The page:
We've talked before about the craziness that is the Local Oil market. We’ve talked about how the two important benchmarks of oil pricing are West Texas Intermediate (WTI) and Brent Crude—Brent being the posh European blend and WTI our homegrown brand. We’ve even mentioned how the two trade usually within a dollar or so of each other, at least until this summer, when Brent started trading at nearly $6 ahead of WTI.
So it's against this backdrop that we read the Wall Street Journal article, "Where Has All The Oil Gone?" The story discovers Cushing, Oklahoma. (Remember, Cushing is the place where all the WTI contracts are delivered, and is therefore the nominal heart of the U.S. financial oil market.)
Oil storage is what Cushing is all about. Back when the market was living it up in contango (with future oil more expensive than today's oil), the storage tanks around Cushing were full. After all, if it was a better deal to sell it tomorrow, so might as well hang on to it … in Cushing.
And so, everyone was in the oil storage business. Not only were the oil companies sitting on oil, they were apparently leasing out space to financial players like Morgan Stanley and others who could make more money storing it than trading it.
Because of all the money to be made storing oil while the market was in contango, the oil inventory numbers in Cushing looked good—a fact that OPEC cited when keeping its quotas intact. But then the market changed (global demand continued to rise, supplies lagged) and suddenly backwardation was back. In backwardation, it's now more attractive to sell your oil inventory than store it, so voila, inventories began to drop.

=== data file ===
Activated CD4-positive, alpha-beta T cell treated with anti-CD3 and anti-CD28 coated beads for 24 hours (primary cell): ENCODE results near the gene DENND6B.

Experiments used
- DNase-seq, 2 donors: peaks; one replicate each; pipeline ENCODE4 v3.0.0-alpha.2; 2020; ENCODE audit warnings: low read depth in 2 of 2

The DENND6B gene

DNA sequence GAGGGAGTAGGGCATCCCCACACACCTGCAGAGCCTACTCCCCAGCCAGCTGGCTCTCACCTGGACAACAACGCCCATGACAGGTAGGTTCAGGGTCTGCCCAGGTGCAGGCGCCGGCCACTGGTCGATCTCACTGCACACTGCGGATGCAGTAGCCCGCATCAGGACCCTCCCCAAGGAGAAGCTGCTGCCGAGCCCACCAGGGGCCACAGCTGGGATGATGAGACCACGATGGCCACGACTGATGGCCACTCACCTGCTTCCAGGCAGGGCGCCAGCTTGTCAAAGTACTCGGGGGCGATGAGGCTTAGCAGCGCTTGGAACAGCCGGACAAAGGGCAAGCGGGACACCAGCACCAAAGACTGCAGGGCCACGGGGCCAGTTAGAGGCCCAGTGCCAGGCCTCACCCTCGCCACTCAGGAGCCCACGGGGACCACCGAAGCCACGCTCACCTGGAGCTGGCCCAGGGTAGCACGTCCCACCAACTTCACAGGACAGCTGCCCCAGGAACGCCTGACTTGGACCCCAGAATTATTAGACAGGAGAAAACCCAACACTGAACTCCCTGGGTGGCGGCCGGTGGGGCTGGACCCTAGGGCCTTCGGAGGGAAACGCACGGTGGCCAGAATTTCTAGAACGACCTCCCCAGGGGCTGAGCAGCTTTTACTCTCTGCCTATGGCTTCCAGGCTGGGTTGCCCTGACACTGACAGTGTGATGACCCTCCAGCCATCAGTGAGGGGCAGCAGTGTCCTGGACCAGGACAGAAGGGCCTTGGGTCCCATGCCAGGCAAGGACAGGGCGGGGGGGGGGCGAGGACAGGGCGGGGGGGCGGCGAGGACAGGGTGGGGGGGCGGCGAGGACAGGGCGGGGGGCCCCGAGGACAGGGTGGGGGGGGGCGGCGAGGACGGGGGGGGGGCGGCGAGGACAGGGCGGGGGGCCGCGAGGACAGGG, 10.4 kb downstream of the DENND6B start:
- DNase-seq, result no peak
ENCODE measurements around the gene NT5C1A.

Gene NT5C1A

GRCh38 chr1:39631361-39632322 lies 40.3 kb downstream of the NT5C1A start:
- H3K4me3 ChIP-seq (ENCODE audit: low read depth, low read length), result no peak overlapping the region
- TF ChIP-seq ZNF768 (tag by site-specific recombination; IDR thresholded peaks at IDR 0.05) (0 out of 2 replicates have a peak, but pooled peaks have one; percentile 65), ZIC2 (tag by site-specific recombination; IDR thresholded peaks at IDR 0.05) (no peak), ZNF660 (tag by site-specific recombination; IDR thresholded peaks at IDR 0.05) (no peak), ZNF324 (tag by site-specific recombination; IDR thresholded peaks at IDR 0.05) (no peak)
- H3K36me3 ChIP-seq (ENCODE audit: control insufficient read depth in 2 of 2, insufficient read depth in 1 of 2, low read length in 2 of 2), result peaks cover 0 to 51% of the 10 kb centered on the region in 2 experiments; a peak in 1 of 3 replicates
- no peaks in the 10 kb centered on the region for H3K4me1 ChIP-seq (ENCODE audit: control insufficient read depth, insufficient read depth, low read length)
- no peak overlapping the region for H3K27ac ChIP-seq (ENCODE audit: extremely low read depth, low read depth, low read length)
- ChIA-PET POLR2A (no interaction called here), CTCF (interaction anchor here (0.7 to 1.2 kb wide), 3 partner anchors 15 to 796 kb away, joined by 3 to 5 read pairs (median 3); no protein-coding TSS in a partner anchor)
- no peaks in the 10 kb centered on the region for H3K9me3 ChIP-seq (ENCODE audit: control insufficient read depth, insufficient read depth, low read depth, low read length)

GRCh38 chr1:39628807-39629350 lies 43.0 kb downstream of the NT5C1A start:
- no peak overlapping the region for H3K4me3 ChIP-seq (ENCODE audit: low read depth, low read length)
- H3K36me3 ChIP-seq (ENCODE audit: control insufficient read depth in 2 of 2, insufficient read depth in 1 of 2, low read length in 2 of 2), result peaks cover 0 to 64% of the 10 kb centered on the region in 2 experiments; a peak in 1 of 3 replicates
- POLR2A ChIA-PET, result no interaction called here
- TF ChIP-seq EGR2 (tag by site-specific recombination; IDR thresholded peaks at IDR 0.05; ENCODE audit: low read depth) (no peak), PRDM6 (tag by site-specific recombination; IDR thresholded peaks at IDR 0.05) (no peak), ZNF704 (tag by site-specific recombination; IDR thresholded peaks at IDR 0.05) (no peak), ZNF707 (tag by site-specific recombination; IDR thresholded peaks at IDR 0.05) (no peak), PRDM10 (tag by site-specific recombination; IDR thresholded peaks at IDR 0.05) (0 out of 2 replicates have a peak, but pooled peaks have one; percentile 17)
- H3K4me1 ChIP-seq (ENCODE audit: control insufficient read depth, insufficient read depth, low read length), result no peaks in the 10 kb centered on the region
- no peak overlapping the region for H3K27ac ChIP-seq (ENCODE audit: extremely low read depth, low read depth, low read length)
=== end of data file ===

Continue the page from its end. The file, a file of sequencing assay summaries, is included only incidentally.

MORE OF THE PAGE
So here we are now, with inventories in Cushing lower than usual … a veritable ghost town in the oil storage business. But now, national inventories appear to be right in line. In other words, all that seems to have happened is that the oil has finally left the Midwest and is more evenly distributed around the country.
Why does it matter? Because for better or worse, more people pay attention to the Cushing numbers than anything else, since it's the delivery point for the WTI futures contract. And the market in Cushing is what determines if we’re in contango, or backwardation, or anything else … it all depends on how much room there is in those tanks in the middle of the American heartland.